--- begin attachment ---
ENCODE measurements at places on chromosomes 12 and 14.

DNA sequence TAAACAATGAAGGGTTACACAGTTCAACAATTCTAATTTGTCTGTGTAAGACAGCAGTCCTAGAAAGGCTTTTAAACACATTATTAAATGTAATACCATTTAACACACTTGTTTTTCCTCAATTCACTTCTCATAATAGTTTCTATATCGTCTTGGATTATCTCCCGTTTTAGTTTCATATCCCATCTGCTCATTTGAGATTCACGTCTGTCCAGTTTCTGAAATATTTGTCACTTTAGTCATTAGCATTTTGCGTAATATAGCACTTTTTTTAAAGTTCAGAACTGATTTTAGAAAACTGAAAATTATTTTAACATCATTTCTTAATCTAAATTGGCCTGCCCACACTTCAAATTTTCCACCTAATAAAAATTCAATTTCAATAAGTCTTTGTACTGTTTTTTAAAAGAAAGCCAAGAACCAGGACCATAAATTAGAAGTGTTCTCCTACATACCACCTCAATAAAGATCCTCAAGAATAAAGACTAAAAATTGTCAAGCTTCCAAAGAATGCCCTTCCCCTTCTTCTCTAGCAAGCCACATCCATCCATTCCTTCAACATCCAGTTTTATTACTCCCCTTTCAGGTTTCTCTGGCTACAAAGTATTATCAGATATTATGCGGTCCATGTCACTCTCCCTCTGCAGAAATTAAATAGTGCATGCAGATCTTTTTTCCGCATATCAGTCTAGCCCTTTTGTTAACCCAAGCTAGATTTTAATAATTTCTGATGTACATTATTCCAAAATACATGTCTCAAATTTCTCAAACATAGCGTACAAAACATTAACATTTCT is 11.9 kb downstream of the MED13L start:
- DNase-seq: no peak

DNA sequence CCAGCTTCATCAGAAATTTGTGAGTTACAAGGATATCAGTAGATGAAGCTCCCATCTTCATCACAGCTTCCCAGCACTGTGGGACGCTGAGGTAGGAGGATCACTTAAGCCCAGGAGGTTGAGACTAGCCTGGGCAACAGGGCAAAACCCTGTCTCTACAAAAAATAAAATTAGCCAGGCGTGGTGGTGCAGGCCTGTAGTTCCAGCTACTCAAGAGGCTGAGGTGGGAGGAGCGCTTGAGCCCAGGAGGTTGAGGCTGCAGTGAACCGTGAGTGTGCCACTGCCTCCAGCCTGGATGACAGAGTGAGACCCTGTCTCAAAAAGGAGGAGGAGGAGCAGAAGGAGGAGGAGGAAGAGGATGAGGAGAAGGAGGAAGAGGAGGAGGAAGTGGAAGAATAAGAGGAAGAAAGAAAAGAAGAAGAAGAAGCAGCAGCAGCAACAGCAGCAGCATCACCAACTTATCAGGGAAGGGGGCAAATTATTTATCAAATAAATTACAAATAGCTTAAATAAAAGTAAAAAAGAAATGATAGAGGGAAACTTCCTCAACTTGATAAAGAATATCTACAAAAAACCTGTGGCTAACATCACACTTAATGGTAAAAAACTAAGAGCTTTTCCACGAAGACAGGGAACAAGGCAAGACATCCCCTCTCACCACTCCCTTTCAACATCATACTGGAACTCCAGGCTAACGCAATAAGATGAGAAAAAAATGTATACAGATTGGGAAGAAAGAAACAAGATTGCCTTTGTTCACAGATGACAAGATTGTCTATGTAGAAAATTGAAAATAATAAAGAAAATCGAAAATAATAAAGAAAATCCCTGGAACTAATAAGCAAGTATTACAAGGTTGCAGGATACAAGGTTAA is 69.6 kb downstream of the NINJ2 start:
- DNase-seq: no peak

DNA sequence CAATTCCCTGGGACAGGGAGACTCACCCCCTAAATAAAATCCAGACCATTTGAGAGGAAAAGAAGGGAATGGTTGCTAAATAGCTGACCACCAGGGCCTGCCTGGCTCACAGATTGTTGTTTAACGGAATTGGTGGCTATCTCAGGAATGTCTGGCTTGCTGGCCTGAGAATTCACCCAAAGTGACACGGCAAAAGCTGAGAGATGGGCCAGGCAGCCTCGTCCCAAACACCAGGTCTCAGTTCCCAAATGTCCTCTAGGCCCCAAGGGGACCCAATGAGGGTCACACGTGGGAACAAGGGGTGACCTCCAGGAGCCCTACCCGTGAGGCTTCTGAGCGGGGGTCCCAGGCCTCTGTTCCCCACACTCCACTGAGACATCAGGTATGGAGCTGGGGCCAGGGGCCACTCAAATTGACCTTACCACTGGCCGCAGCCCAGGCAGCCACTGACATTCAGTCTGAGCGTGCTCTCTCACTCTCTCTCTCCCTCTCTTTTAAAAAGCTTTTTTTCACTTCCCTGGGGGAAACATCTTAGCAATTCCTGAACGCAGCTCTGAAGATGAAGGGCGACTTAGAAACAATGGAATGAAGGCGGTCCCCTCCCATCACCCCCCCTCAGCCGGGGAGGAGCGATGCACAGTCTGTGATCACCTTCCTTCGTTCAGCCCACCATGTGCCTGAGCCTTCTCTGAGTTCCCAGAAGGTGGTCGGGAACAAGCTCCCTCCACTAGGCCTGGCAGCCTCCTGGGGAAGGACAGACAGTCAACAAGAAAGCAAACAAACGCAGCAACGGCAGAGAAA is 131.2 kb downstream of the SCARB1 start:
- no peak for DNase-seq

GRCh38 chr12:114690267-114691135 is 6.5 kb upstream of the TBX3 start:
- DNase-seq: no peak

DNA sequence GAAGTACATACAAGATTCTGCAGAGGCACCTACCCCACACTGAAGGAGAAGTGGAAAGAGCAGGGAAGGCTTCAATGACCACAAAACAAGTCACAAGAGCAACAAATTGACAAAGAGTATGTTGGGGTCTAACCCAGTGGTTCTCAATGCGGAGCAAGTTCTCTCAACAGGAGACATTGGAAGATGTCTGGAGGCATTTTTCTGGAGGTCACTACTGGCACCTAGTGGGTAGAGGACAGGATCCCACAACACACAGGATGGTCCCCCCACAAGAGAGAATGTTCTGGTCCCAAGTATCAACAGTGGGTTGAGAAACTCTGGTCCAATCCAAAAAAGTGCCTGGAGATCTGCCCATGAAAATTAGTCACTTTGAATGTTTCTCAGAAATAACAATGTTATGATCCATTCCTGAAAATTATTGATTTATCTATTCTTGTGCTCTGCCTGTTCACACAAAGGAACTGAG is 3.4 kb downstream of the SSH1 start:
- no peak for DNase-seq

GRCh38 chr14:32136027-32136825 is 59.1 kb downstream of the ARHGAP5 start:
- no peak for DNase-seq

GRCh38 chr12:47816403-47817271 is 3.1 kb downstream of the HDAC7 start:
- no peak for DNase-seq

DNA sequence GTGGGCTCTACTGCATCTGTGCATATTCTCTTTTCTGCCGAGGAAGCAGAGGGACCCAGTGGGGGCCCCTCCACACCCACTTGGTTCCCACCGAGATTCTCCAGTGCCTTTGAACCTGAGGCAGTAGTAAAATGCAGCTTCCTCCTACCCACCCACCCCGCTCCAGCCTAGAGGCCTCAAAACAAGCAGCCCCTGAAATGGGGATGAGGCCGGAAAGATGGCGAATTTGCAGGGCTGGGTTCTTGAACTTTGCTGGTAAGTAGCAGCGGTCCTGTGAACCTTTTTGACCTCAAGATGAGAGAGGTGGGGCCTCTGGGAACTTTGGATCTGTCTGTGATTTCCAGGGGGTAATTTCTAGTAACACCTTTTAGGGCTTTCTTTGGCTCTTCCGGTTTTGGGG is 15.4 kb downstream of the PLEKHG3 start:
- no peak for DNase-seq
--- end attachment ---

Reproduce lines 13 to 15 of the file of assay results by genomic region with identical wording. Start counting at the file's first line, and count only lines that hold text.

- no peak for DNase-seq

GRCh38 chr12:47816403-47817271 is 3.1 kb downstream of the HDAC7 start:
- no peak for DNase-seq